In verses 9 to 11 he turns to address his readers in Rome. And it’s clear from verse 9 that he’s confident about them that they belong in the realm of the Spirit and not the realm of the flesh. In other words, he’s sure that they’re converted. So, he says to them in verse 9 — and again I’m using a better translation than the NIV:
You, however, are not in the flesh, but in the Spirit, since the Spirit of God dwells in you.
The word ‘dwell’ is important because it reminds us that the Holy Spirit resides in God’s people. He doesn’t come and visit us for a while, and then leave us. No, whenever he comes and converts us to faith in Christ, he stays in us. He makes our heart his home.
And Paul goes on to make four points about the Spirit in the following verses. First, Paul teaches us that the Spirit who dwells in us is in fact the Spirit of Christ. That’s at the end of verse 9. Do you remember from John’s gospel how the Lord re-assured his disciples that it was good that he was leaving them, because once he left, he would send them the Holy Spirit to help them? And then, on the day of Pentecost, when the Holy Spirit fell on them, Peter stood up and explained that the Risen and Exalted Lord Jesus was the one who had sent the Holy Spirit. Jesus Christ, risen and exalted, is the one who sends his Spirit to his people.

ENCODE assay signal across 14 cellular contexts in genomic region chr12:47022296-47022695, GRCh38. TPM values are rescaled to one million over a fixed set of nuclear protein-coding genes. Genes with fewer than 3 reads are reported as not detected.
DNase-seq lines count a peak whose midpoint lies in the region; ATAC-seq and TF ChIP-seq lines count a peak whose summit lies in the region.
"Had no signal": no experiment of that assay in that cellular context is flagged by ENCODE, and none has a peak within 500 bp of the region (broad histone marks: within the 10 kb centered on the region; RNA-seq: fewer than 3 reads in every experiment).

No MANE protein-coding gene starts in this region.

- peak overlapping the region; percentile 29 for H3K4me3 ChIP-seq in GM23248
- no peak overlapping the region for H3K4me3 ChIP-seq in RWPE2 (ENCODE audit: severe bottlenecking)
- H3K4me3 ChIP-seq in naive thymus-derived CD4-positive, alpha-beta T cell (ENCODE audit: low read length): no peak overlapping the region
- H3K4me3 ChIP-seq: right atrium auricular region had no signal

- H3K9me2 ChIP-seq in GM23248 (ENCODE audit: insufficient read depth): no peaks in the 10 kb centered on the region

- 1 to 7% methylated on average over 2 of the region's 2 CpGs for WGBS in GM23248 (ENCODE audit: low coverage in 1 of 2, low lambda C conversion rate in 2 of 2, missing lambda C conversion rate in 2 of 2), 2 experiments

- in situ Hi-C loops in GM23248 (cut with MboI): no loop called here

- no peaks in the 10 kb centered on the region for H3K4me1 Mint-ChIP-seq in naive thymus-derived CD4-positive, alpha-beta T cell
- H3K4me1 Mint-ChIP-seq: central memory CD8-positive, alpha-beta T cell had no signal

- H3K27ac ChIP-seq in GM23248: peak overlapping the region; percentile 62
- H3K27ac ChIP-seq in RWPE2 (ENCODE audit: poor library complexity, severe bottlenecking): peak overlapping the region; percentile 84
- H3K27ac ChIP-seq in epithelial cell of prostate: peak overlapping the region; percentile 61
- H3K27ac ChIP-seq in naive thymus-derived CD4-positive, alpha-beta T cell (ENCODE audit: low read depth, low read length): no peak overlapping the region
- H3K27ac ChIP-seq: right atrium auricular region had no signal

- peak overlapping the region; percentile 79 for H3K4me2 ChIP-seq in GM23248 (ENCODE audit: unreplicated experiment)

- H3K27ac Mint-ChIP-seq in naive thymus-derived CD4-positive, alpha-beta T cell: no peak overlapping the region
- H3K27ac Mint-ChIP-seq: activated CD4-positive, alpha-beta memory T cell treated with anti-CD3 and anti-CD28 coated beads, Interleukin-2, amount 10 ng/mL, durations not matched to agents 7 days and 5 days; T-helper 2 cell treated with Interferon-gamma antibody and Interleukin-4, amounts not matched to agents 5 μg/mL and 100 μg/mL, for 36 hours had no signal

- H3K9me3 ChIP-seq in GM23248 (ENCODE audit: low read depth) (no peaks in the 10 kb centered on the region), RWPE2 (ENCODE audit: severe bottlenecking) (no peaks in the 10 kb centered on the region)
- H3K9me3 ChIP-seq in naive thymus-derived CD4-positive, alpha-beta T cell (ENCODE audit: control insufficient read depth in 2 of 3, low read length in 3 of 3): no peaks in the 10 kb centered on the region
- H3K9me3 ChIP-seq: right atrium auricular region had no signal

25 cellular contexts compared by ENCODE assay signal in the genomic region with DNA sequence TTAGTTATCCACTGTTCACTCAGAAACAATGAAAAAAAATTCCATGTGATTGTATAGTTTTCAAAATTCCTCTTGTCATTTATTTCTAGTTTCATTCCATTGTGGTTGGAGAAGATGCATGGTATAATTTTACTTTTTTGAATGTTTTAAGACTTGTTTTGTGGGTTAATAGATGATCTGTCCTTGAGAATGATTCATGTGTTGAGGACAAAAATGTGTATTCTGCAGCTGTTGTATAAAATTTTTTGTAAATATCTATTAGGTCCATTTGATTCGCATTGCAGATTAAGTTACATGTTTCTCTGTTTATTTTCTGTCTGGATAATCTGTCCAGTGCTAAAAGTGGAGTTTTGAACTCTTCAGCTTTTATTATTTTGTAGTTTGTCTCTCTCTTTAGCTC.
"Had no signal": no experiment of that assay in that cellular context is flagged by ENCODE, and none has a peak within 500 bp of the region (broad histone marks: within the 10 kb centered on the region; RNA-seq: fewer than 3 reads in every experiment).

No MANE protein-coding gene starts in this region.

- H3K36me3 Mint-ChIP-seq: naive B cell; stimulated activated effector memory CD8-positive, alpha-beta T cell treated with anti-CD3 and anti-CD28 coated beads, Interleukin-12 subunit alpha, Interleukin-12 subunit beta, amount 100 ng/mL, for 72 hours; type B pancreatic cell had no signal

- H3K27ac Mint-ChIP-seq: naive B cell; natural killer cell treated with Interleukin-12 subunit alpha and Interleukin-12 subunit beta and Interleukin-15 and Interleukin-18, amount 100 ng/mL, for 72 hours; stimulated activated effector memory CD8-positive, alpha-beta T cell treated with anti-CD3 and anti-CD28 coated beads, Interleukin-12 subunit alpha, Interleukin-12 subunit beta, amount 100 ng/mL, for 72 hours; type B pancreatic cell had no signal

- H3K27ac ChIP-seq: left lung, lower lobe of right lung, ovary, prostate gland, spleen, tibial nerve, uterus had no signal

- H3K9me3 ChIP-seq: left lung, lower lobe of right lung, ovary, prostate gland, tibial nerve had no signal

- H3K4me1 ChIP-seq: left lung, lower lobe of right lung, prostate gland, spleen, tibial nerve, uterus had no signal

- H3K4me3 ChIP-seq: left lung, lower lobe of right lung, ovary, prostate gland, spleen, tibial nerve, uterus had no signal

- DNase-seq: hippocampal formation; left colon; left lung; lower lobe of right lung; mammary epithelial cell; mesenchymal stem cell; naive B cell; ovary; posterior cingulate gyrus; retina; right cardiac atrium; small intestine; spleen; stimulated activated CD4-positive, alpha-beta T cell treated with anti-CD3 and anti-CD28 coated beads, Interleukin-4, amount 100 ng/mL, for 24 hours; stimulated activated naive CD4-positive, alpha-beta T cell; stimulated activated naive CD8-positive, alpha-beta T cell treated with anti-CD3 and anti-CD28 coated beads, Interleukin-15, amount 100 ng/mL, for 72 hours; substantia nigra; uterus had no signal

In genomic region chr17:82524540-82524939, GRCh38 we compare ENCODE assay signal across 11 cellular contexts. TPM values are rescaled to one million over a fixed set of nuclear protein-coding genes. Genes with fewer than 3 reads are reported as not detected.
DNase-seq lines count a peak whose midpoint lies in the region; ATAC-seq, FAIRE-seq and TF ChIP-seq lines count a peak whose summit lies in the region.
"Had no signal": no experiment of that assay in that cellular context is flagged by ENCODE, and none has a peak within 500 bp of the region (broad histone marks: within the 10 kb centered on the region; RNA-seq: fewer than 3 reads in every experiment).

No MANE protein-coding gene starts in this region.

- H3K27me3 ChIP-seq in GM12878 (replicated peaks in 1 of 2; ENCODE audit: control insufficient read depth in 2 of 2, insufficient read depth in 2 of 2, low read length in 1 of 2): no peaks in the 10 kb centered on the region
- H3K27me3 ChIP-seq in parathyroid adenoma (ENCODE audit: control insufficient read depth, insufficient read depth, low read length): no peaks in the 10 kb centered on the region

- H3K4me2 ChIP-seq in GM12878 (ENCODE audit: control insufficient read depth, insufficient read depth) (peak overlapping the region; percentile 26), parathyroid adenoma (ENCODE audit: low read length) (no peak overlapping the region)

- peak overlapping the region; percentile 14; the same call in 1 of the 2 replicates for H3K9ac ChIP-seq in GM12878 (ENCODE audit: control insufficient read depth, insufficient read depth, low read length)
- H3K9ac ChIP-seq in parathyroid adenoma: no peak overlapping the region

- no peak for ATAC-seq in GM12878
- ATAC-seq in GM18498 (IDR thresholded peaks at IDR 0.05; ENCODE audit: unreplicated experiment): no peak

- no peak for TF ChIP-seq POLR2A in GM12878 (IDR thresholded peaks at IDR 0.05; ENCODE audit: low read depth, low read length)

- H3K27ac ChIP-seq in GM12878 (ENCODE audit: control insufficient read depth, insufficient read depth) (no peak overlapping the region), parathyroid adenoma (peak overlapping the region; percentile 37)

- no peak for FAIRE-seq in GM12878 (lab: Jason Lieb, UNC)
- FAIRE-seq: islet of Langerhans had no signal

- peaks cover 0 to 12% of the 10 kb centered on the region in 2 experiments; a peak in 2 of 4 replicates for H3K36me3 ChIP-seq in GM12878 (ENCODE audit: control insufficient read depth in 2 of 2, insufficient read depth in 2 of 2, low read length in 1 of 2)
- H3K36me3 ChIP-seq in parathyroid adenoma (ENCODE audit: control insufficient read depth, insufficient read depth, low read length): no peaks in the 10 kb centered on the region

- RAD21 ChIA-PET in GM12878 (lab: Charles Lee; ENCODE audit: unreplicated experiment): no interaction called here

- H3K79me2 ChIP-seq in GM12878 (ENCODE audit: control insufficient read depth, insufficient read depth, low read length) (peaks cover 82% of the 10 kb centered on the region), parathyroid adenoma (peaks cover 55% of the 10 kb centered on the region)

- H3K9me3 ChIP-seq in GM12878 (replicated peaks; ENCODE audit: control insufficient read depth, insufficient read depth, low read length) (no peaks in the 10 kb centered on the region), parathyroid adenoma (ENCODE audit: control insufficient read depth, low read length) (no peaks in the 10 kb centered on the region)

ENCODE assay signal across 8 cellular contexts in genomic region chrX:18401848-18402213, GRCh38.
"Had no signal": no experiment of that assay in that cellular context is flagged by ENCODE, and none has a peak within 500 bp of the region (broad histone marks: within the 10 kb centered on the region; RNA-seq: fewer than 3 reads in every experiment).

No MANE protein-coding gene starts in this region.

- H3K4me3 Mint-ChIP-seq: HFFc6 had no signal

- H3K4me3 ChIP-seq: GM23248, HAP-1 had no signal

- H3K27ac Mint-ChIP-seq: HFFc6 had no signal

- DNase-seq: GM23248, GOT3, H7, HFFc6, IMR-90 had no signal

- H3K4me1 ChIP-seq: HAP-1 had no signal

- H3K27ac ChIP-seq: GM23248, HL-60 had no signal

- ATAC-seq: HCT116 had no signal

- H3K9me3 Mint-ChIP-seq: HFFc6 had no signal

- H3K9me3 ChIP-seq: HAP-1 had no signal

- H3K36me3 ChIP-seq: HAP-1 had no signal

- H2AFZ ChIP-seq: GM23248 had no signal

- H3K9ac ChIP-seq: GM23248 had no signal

Second, whoever does not have the Spirit does not belong to the Lord Jesus Christ. That’s also in verse 9. In other words, it’s impossible to be a believer and not to have the Spirit of God. The Spirit is not for a few, special believers. He’s for every believer; and he lives in every believer; and you can’t be a believer without him.
Third, the Holy Spirit who dwells within us, and the Lord Jesus who sends his Spirit to us, are so closely united, so intimately related, that having the Holy Spirit inside us is the same as having Jesus Christ himself inside of us. That’s why Paul can talk about having Christ in us in verse 10. The Lord Jesus comes to us and is with us by his Spirit.
And fourth: What is the outcome of having the Lord Jesus and his Spirit in us? Well, it’s resurrection life. So, though we still possess in this life an earthly, mortal body which will one day die — and, of course, it will die because of Adam’s sin which brought death into the world — nevertheless we have the Holy Spirit in us. And the Spirit means life. Resurrection life. So, look at verse 11 where Paul explains that just as God the Father raised the Lord Jesus’s body from the dead by his Spirit, so his Spirit will give life to our mortal bodies.
So, four points about the Spirit. He’s the Spirit of Christ. He dwells in every believer. He’s so intimately related to Christ that having the Spirit means having Christ. And he will give resurrection life to our mortal body. ## Verses 12 and 13 Well now, up to this point, Paul has merely been describing these two realms for us. He hasn’t been telling us to do anything. He wasn’t been warning us about anything. He’s simply being describing the realm of the flesh and the realm of the Spirit. Being in the flesh means being hostile to God. And it leads to death. Being in the Spirit means having the Spirit of Christ dwell within us. And it leads to life.